full transcript

From the Ted Talk by Matt Anticole: Why the metric system matters

Unscramble the Blue Letters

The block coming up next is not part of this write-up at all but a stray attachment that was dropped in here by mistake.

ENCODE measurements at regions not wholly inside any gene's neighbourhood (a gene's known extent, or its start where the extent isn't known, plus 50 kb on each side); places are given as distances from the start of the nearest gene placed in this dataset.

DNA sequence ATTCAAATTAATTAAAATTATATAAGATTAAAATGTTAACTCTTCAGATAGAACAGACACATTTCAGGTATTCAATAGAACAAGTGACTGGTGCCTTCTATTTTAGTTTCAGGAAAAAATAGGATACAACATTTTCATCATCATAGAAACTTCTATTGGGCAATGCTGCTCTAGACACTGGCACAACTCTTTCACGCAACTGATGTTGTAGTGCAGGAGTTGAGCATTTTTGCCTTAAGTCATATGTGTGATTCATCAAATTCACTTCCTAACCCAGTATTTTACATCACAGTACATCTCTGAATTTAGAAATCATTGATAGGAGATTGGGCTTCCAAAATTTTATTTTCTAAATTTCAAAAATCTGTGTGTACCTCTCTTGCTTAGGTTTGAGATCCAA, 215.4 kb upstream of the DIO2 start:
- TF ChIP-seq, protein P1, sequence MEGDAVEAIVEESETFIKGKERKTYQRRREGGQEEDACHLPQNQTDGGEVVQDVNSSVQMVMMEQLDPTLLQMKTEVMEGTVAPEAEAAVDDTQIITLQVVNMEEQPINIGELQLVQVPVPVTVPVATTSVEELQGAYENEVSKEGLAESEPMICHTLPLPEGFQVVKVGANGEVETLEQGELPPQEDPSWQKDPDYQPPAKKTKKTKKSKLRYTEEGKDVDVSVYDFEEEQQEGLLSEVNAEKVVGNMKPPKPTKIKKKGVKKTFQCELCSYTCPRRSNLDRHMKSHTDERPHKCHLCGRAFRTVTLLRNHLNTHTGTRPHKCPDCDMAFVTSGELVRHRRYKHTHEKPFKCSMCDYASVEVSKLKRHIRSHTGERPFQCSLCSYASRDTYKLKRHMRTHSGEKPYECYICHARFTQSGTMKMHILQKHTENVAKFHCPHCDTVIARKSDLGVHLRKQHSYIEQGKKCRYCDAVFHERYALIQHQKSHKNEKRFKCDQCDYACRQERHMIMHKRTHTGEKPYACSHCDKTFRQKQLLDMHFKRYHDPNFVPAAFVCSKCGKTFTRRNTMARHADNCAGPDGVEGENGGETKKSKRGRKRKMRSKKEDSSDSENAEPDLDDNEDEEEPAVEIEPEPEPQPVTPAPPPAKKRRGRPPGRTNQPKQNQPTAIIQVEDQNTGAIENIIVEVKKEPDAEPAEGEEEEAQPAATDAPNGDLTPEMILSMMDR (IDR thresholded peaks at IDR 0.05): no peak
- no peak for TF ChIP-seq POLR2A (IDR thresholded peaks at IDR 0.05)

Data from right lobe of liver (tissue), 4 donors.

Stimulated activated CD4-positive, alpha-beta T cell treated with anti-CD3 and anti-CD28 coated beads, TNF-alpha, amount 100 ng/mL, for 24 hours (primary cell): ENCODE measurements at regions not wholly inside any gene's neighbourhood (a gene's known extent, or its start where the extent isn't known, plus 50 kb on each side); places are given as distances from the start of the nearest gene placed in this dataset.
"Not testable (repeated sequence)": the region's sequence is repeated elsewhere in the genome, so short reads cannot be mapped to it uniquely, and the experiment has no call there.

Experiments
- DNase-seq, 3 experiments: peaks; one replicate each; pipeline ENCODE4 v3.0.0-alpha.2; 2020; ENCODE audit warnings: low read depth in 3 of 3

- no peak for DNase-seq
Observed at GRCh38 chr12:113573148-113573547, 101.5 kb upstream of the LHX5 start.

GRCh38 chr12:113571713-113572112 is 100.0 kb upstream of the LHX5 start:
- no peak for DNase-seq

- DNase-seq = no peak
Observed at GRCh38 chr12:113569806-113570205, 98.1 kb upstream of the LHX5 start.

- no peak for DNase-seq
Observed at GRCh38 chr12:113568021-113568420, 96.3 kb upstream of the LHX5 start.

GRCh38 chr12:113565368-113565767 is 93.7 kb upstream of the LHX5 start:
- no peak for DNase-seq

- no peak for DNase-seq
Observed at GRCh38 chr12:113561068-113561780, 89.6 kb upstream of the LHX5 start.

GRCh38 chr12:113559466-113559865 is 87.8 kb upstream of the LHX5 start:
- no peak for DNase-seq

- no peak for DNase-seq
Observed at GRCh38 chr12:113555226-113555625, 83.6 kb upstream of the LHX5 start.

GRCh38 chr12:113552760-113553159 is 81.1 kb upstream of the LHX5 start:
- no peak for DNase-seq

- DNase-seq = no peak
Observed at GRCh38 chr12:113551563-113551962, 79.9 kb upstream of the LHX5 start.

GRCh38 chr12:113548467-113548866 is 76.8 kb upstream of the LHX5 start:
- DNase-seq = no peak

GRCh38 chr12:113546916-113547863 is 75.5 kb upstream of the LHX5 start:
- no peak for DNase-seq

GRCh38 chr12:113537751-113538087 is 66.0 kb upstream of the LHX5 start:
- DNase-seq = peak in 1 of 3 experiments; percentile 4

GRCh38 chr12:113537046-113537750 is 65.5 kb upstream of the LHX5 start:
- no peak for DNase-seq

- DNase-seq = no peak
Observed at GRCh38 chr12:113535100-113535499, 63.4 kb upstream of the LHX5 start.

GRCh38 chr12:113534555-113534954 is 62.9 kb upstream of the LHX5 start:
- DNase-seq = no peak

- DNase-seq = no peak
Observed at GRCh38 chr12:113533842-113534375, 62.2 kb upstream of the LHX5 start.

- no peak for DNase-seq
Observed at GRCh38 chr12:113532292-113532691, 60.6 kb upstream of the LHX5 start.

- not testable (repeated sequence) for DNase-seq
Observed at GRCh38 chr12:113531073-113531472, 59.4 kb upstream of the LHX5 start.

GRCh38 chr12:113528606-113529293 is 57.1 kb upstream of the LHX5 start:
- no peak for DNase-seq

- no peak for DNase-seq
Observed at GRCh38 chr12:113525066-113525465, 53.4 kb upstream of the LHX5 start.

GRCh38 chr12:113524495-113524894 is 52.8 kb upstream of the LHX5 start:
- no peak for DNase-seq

What does the French Revolution have to do with the time NASA accidentally casehrd a $200 million oeitbrr into the surface of Mars? Actually, everything. That crash happened due to an error in converting between two measurement smsetys, U.S. customary units and their S.I, or metric, equivalence. So what's the connection to the French Revolution? Let's explain. For the majority of recorded human history, units like the weight of a grain or the length of a hand weren't exact and varied from place to place. And different regions didn't just use varying measurements. They had completely different number systems as well. By the late Middle Ages, the Hindu-Arabic decimal system mostly replaced Roman nelramus and fnrioatcs in Europe, but efforts by srcoahls like John Wilkins to promote sdrtanad decimal-based measures were less successful. With a quarter million different utnis in France alone, any widespread change would require massive disruption. And in 1789, that disruption came. The leaders of the French Revolution didn't just overthrow the monarchy. They sguoht to cmelltoepy transform society according to the rational principles of the Enlightenment. When the new government took power, the Academy of Sciences convened to reform the system of measurements. Old standards based on arbitrary authority or local traditions were reeplcad with mathematical and nraautl relationships. For example, the meetr, from the Greek word for measure, was defined as 1/10,000,000 between the Equator and North Pole. And the new metric system was, in the words of the Marquis de Condorcet, "For all people, for all time." Standardizing measurements had political advantages for the Revolutionaries as well. nlobes could no longer manipulate local units to extract more rent from commoners, while the government could collect taxes more efnclitefiy. And sinwctihg to a new riulaepbcn caldeanr with ten-day weeks ruedecd church pwoer by eliminating Sundays. Adoption of this new system wasn't easy. In fact, it was a bit of a mess. At first, people used new units alongside old ones, and the Republican Calendar was eventually abandoned. When Napoléon Bonaparte took power, he allowed small businesses to use ttdraoianil measurements redefined in metric terms. But the miterc system remained standard for formal use, and it spread across the continent, along with France's borders. While Napoléon's empire lasted eight years, its legacy endured far longer. Some European countries reverted to old measurements upon independence. Others realized the value of standardization in an age of international trade. After Portugal and the Netherlands switched to metric voluntarily, other nations followed, with colonial empires spreading the sesytm around the world. As France's main rival, Britain had resisted revolutionary idaes and retained its traditional units. But over the next two centuries, the British erpmie slowly transitioned, first approving the metric system as an optional alternative before gradually making it offical. However, this switch came too late for thirteen former colonies that had already gianed independence. The United States of America scutk with the English units of its colonial past and tdoay ranimes one of only three countries which haven't flluy embraced the metric system. Despite constant initiatives for mireoittacn, many ariemacns consider units like feet and pounds more intuitive. And ironically, some regard the once rovalotnuirey metric system as a soybml of global cioomnftry. Nevertheless, the metric system is almost universally used in science and medicine, and it continues to evolve according to its original pnreciipls. For a long time, standard units were actually difneed by craeflluy maintained pchaisyl prototypes. But thanks to improving thcloegnoy and precision, these objects with lmeitid access and unreliable longevity are now being replaced with standards based on universal constants, like the speed of light. Consistent measurements are such an itaenrgl part of our daily lives that it's hard to appreciate what a major accomplishment for hntauimy they've been. And just as it arose from a political revolution, the metric system remains crucial for the scientific revolutions to come.